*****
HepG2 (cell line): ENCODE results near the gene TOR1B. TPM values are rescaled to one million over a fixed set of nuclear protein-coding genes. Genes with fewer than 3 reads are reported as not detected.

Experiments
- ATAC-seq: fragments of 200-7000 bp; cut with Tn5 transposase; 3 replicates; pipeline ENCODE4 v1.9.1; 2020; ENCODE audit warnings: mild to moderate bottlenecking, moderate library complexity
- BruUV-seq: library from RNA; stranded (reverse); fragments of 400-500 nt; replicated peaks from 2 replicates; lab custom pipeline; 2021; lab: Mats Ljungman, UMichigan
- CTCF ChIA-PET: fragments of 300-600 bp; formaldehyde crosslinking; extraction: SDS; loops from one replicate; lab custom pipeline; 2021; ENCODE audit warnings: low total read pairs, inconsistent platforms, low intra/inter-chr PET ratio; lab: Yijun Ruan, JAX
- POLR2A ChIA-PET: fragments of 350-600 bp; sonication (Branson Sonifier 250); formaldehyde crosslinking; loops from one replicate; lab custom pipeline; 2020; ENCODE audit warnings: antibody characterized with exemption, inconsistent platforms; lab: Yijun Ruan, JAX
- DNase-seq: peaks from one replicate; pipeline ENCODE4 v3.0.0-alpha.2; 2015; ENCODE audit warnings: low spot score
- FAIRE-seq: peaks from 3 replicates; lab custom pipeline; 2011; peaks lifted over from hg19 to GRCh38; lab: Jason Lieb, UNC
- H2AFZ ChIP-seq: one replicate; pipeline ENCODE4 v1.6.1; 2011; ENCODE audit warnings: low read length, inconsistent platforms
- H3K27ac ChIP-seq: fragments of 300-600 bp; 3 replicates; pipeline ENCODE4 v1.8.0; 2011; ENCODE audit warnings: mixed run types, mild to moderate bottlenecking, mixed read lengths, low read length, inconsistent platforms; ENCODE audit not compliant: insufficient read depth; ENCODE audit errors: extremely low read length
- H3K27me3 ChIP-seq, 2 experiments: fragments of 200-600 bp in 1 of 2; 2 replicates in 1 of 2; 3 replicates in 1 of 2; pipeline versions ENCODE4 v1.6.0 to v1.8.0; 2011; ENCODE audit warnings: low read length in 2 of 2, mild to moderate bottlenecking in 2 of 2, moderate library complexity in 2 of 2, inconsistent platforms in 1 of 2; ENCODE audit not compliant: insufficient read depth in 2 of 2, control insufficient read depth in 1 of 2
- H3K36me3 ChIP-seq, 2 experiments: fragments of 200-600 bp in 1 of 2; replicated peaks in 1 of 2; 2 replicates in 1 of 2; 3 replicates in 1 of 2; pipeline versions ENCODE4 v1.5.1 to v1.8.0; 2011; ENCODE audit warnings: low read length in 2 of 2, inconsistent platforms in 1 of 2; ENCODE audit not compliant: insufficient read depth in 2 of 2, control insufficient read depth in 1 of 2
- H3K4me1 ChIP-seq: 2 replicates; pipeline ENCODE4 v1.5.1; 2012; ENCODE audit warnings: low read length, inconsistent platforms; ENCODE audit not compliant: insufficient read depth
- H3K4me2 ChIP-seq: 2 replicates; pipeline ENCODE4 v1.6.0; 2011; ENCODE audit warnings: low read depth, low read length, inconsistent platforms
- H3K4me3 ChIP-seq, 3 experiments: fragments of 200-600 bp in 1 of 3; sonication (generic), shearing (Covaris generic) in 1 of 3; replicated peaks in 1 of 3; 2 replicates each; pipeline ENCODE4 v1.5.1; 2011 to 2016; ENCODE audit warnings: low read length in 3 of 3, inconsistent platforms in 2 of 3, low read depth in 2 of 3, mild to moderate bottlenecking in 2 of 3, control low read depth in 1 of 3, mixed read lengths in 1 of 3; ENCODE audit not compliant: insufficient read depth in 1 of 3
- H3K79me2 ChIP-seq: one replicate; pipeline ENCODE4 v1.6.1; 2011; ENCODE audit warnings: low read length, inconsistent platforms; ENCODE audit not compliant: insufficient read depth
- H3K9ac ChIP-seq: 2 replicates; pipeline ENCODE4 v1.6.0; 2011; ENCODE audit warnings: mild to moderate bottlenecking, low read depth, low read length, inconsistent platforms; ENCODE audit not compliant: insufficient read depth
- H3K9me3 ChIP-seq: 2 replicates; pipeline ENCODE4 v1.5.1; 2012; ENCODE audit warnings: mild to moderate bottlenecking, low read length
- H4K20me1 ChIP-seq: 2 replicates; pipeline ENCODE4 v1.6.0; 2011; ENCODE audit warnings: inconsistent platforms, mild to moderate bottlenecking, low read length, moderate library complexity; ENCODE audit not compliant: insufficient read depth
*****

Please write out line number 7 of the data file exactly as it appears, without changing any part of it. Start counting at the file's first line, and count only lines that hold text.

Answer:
- DNase-seq: peaks from one replicate; pipeline ENCODE4 v3.0.0-alpha.2; 2015; ENCODE audit warnings: low spot score